A. I like the color Indigo, the word, the feeling and associations, the music, and the mood. The deep blue violet is a shade in the sky just before nightfall, which is sometimes the same time that a movie begins. Indigo has been celebrated by great artists like Matisse, Sinatra and Duke Ellington, and it seemed like a good name for a theater. The color also offered some interesting design opportunities.

Q. How does film and theater contribute to a community’s vitality?
A. If you look at cities throughout history, the theater is one of the building blocks of society. Even in the frontier west, every new boom town had a church, a saloon and an opry house. A theater is fundamental to a town’s vitality, imagination and social quality. In today’s lifestyle, with the dramatic improvements in digital film making, sound, photography and internet technologies, more and more people have become amateur filmmakers, posting their videos and photos to social media. In a sense, film making has become more democratic and universal. So having a theater that provides the opportunity for a town to stay current with advanced technologies and give local people a venue for self-expression is essential.

The Indigo's lobby
Cool lighting and comfy features will add ambiance to the lobby.

Q. What makes you hopeful about Las Vegas’ future?
A. I’ve seen Las Vegas gradually bounce back from generally deteriorating economic conditions and building infrastructure that were prevalent maybe 40 or 50 years ago. I have also seen some new residents who have a real passion for the community and willing to settle here and make contributions to the community. I think there’s some new leadership in the community and it gives me confidence to start the Indigo Theater. But we must also be aware that Las Vegas and northeastern New Mexico are losing population, and so we can’t be complacent.

Q. Talk about Las Vegas and historic preservation
A. I grew up in Las Vegas, which is a magical environment with its remarkable buildings and public spaces. But I didn’t always appreciate it. I sometimes joke that I ran away from home and went to college. Later of course, as one matures and experiences other places, the special qualities of Las Vegas come into clarity and focus. I learned guerrilla and grassroots historic preservation in Las Vegas, sometimes having to do projects or change perceptions with little or no money. Changing attitudes about rundown old buildings and a depressed economy is not easy. But I met and have worked with some special people here in Las Vegas along the way. I think one important lesson I have learned is that it is important to take the long view in this work. Cities take time and one must be patient. There is no silver bullet, just hard work, determination and some imagination. Sometimes miracles happen, and a catalytic project gets done or a new leader or entrepreneur moves to town. I have seen it happen several times in Las Vegas. When this happens, there is a window of opportunity when change can happen. Sometimes these moments last for a few years and sometimes they are gone, and sometimes the community doesn’t act in time, the moment is lost. I feel that the current time is a moment of opportunity and positive change.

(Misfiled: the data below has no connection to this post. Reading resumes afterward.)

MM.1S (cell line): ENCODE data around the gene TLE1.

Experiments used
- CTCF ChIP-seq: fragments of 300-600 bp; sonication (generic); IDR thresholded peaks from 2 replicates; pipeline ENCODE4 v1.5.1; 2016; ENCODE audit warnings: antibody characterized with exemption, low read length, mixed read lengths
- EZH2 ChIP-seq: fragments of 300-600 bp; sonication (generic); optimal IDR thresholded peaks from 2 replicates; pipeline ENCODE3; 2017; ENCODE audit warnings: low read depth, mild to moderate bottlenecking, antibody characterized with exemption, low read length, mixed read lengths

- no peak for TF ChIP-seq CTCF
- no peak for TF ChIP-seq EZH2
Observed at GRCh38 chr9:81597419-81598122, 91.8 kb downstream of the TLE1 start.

Q. What are you hearing about the Indigo?
A. Well the community has been very positive and encouraging me. I think there’s some curiosity about the project itself, the building of a new cinema in an old building. I’ve heard that people will be glad they won’t have to drive to Santa Fe for a movie all the time. But I think the basic excitement is partly to have a current movie in town, to feel modern, contemporary, and connected to the movies and stories that the world is discussing and enjoying.

The Indigo Theater is scheduled to open on December 17 with the new Star Wars The Force Awakens movie. (See above.)

For more information on the Indigo Theater, please see the theater’s Facebook page and website: facebook/IndigoLas VegasNM and